Document Detail

Title: RR260-11 - Factors that Differentiate Reimbursable Contracting from Lump Sum Contracting
Publication Date: 3/1/2012
Product Type: Research Report
Status: Reference
Pages: 240
Menches, Chen, Illinois Inst. of Technology; Hull, The Univ. of Texas at Austin
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From 2003 through 2007, the construction industry experienced strong growth resulting from a stable economy and expansion in the industrial and commercial sectors. This strong growth caused a significant increase in competition among owners to hire high quality contractors. This, in turn, caused many owners to search for new ways to attract the best companies and to develop strategies for building long-term relationships with those contractors that have a consistent record of completing projects on time and within budget while producing a quality end product. Consequently, to attract the best companies during the over-heated market conditions of the mid-2000s, many owners transitioned from using a fixed price contracting strategy, which shifts more risk to the contractor, to using a cost reimbursable contracting strategy, in which the owner assumes a greater amount of risk. After 2008, however, the decline in the economy resulted in a transition back to a broader usage of fixed price contracts because competition among contractors for a significantly smaller pool of projects made it possible for owners to shift more risk to the contractors yet still attract high quality companies. Unfortunately, some projects that implement a fixed price contracting strategy possess characteristics that would make a reimbursable contracting strategy a more appropriate choice. However, understanding when to use reimbursable contracting rather than some other contract strategy to improve performance, and how to successfully implement a reimbursable contract, requires analyzing a complex set of factors prior to making a contracting decision.

In early 2008, the Construction Industry Institute formed the Reimbursable Contracts research team (RT 260) to study the factors that make reimbursable contracting successful for both owners and contractors. The research had two primary goals: 1) differentiate reimbursable contracting from lump sum contracting for EPC projects, and 2) identify characteristics of successful reimbursable contracting practices used on EPC projects.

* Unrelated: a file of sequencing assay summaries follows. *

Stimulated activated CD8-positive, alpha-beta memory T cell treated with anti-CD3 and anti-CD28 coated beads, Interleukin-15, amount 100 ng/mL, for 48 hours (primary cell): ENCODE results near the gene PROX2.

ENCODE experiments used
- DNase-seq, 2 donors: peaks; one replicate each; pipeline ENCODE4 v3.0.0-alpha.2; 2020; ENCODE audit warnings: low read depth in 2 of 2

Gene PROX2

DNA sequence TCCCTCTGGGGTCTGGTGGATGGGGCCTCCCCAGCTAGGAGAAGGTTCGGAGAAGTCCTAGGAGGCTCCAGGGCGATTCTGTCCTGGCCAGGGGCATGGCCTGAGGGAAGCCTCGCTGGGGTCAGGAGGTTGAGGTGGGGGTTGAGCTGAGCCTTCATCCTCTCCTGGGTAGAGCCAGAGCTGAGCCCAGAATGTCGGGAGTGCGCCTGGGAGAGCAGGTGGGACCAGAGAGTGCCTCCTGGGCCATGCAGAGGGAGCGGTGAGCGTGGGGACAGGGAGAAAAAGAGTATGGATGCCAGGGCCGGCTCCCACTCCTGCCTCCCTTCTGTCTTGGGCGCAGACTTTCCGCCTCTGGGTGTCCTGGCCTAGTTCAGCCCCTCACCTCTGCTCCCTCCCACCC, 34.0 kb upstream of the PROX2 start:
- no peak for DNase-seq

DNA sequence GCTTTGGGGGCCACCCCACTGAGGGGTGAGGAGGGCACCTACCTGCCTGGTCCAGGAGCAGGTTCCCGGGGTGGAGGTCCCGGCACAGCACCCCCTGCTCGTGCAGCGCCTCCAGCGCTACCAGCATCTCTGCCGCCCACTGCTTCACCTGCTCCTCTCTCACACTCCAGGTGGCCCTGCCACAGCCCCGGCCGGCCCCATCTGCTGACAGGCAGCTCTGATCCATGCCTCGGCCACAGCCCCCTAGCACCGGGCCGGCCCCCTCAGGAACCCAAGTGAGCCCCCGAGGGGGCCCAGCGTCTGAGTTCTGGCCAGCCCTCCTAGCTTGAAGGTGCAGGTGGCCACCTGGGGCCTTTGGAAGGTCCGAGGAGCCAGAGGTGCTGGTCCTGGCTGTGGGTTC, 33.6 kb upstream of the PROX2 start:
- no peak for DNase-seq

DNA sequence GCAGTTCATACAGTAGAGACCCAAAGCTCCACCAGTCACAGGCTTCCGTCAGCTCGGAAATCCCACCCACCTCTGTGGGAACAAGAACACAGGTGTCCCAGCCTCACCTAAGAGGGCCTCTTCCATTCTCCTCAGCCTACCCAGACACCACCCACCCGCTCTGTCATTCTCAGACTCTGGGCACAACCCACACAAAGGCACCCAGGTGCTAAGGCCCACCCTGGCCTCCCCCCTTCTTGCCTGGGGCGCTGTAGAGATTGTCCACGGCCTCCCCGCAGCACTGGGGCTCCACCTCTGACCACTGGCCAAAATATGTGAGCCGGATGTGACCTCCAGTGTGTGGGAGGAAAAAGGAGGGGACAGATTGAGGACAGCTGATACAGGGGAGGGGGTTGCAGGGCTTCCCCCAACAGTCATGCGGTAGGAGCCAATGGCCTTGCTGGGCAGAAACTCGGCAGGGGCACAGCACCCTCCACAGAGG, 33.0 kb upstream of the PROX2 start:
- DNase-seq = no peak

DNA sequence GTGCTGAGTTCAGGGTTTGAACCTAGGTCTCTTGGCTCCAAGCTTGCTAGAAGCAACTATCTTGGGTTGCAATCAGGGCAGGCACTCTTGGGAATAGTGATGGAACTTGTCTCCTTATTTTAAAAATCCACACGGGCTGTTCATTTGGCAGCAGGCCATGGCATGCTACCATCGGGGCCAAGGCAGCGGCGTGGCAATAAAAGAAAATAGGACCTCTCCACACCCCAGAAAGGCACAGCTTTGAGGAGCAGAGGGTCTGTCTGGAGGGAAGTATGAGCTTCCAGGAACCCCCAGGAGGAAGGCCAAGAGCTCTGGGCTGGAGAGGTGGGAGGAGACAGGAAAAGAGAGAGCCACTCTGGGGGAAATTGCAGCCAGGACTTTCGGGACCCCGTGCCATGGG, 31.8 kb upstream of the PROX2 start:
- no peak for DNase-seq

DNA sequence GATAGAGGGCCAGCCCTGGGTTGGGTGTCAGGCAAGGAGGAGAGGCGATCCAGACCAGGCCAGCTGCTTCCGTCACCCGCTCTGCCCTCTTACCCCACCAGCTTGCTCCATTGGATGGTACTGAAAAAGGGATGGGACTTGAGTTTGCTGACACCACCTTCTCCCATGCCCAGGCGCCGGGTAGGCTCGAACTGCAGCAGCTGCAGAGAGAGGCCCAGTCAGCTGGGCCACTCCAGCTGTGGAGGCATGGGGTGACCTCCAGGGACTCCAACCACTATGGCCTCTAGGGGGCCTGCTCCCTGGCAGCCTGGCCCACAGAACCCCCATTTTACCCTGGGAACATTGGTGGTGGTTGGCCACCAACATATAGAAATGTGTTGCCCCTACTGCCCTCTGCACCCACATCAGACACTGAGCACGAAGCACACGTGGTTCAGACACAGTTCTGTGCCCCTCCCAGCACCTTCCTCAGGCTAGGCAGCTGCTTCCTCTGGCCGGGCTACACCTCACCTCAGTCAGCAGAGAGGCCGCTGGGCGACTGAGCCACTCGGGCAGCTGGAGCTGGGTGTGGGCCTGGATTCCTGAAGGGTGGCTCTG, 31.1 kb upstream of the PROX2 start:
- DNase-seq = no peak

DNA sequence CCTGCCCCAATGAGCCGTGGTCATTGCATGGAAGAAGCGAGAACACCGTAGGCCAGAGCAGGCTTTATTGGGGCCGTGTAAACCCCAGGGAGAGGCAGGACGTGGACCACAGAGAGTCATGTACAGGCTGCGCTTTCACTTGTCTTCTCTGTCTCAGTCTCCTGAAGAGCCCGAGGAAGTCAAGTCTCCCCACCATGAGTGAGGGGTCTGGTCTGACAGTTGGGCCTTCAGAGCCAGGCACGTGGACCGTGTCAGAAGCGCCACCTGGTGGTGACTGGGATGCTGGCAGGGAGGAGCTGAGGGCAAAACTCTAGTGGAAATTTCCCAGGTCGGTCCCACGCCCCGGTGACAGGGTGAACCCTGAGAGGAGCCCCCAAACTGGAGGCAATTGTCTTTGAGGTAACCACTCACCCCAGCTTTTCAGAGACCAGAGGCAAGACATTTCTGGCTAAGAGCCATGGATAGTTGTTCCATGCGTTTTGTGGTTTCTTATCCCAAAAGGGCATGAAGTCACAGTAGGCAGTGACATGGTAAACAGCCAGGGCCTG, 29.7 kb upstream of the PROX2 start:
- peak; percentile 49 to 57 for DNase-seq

The research team investigated the differences in practices between reimbursable and lump sum contracting from the aspects of contracting strategy selection, risk allocation, contractor selection, contract development, contract management, and controls. Specifically, the research team sought to identify those practices used in the implementation of reimbursable contracting that make the process successful for all parties. A variety of research tools, such as case studies, questionnaires, Benchmarking and Metrics (BM&M) dataset analysis, and expert elicitation, were used by the research team. The resulting product of the research is an implementation resource called Reimbursable Contracting Guide (the Guide), which provides both owners and contractors with guidance on the contractual and managerial structures that contribute to successful reimbursable projects. Organizations will be able to use the results to augment their implementation of reimbursable contracts so that both owners and contractors can remain competitive regardless of market conditions.

The Guide, which is geared toward less-experienced members of owners’ and contractors’ project teams, defines several reimbursable contracting strategies and outlines a process for owners to select the strategy and the contractor most suitable to execute the work. The Guide provides suggestions for allocating the risk between the parties, as well as identifying the differences between lump sum and reimbursable contracting. Further, the Guide offers assistance to the owner during contract development, management, and controls.

The research team identifies twelve key findings that distinguish a reimbursable contract strategy from a lump sum contract strategy. One of the key findings stresses the importance of providing clear definition of the cost reimbursement compensation structure. Once the structure is established, experienced personnel and strong project controls become the essential components to successful project execution. The Guide provides helpful considerations and sample language to achieve this objective.

Case studies interspersed throughout the Guide, with both positive and negative outcomes demonstrate pitfalls to avoid, as well as key elements for incorporation into the contract itself and considerations for its implementation.

Assignment of personnel with experience in cost reimbursable contracting, combined with transparency and integrated owner-contractor decision-making, strengthen the potential for successful reimbursable contracting outcomes.

In conclusion, the differentiations between lump sum and reimbursable contracting strategies and the characteristics of successful reimbursable contracting practices have been identified through this research. The research team recommends utilization of the Reimbursable Contracting Guide by the owners’ decision-making team when considering implementing a reimbursable contracting strategy. Further, the research team recommends the Guide to a contractors’ organization as a means to familiarize and align itself to the owner’s strategic objectives in selecting a reimbursable structure.